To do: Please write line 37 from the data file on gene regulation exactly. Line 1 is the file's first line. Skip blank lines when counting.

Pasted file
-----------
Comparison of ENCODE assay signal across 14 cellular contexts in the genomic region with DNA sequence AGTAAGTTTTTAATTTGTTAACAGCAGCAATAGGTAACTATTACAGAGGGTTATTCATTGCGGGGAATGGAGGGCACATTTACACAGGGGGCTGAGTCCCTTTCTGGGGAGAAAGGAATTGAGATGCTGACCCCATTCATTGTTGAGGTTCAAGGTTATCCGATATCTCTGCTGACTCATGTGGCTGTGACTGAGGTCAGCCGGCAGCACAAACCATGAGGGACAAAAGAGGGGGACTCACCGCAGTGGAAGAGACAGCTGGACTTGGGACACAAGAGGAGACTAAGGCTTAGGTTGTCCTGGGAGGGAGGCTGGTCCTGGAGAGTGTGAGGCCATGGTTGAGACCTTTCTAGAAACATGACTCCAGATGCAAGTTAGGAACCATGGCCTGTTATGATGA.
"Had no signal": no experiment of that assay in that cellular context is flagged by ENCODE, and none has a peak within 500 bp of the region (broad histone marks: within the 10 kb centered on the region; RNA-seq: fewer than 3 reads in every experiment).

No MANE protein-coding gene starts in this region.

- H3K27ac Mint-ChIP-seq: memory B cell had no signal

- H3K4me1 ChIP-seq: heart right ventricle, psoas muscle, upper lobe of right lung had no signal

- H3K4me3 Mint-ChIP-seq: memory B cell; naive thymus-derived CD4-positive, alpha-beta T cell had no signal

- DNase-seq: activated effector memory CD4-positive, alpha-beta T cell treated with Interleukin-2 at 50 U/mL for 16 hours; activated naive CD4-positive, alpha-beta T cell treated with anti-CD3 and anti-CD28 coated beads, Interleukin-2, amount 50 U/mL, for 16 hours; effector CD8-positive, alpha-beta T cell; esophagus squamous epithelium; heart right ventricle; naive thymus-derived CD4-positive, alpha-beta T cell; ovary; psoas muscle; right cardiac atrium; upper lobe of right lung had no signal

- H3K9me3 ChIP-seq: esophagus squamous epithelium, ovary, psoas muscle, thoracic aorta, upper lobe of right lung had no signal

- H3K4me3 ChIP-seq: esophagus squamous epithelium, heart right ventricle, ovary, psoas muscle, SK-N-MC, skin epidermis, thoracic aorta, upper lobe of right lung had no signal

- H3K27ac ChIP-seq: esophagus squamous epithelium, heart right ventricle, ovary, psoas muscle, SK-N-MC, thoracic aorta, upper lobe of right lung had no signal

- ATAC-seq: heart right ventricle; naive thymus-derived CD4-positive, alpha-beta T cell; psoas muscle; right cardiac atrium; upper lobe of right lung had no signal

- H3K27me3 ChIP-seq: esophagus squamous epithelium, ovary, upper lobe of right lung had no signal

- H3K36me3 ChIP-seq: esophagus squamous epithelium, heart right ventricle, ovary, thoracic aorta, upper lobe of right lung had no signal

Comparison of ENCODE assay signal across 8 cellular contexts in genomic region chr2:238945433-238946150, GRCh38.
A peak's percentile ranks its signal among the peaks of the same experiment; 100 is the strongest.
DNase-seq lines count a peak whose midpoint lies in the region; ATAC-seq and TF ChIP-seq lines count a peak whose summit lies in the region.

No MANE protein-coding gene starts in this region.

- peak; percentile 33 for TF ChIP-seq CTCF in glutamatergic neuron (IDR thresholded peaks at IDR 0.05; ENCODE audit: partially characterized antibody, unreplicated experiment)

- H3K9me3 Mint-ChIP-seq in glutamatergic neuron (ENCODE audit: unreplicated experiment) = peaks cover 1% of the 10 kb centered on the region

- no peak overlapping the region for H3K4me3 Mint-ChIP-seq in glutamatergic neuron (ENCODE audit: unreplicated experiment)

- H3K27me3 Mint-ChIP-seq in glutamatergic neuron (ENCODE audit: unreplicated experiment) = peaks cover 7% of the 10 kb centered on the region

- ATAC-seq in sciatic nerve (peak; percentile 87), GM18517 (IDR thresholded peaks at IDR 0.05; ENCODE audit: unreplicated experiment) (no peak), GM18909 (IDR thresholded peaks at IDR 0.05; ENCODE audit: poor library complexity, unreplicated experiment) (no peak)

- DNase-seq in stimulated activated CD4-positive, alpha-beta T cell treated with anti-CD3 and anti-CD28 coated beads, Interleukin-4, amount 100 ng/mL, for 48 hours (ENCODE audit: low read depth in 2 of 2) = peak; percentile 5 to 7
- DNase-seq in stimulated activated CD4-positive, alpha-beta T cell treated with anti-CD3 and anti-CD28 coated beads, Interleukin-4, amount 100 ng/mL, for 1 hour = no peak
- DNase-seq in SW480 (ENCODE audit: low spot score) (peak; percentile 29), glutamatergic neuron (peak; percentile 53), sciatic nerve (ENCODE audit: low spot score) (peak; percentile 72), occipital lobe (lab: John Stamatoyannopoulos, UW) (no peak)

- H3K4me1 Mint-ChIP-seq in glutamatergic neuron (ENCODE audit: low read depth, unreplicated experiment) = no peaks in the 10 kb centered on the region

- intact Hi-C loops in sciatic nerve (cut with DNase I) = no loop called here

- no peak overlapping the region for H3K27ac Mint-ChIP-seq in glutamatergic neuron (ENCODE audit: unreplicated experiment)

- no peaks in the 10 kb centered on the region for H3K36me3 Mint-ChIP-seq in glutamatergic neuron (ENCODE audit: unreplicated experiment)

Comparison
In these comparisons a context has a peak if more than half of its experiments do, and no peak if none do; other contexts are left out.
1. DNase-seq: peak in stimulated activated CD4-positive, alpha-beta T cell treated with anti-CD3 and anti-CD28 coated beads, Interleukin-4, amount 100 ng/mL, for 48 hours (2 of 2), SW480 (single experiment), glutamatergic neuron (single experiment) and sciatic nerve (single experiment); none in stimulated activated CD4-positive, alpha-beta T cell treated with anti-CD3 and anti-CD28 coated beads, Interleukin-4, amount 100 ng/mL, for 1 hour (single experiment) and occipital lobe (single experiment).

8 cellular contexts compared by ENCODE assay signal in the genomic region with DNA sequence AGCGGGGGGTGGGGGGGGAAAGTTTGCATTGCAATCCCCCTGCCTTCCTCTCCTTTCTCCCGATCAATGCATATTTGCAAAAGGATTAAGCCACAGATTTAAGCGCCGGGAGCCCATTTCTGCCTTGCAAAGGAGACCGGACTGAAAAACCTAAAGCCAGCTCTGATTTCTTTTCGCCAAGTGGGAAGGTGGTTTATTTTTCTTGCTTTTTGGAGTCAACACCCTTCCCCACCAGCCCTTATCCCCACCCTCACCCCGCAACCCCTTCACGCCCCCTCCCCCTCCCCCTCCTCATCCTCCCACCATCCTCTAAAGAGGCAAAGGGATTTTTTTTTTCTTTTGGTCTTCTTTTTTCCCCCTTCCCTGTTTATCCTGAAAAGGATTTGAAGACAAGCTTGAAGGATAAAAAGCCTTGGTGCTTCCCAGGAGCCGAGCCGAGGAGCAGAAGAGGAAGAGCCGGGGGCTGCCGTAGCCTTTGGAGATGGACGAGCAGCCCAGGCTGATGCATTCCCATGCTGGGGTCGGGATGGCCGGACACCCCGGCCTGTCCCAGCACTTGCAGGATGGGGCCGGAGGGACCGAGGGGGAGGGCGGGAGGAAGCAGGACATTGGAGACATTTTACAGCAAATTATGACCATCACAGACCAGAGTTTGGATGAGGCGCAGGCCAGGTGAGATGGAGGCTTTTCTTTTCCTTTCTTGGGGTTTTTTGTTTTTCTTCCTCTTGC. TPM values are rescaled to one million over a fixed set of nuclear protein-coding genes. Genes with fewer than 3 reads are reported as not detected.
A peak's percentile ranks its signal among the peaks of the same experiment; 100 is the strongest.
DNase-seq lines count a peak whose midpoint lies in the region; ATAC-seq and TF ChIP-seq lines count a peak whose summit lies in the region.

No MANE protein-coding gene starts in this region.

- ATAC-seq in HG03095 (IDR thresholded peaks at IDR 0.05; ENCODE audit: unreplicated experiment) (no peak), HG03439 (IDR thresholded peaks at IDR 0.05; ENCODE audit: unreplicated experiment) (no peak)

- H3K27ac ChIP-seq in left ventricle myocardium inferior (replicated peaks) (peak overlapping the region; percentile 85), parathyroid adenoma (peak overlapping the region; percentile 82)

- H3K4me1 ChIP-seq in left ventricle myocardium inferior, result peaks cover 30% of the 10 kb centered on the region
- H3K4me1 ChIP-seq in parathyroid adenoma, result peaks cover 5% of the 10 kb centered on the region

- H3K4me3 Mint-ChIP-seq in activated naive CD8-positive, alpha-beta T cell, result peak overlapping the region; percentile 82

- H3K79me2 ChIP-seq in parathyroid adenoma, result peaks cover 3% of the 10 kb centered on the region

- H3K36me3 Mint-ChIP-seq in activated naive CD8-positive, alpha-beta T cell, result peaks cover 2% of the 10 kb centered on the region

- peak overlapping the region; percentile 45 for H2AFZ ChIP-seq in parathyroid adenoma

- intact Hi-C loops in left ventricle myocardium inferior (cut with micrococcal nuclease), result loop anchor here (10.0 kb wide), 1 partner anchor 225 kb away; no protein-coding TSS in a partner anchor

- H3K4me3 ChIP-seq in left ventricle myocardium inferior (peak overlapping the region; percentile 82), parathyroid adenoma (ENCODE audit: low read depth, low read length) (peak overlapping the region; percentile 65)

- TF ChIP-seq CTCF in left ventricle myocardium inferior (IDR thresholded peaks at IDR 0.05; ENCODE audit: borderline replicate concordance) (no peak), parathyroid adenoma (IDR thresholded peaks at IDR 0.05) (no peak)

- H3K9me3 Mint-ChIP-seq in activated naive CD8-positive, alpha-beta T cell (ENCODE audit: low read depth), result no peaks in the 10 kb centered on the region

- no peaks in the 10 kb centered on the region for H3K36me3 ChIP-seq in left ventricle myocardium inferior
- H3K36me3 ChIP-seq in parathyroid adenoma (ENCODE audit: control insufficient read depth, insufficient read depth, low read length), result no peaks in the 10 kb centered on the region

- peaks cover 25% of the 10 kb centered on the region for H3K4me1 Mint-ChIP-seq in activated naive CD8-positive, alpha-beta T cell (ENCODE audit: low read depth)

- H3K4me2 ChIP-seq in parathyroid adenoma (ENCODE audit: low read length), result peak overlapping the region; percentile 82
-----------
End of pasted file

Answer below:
- ATAC-seq in HG03095 (IDR thresholded peaks at IDR 0.05; ENCODE audit: unreplicated experiment) (no peak), HG03439 (IDR thresholded peaks at IDR 0.05; ENCODE audit: unreplicated experiment) (no peak)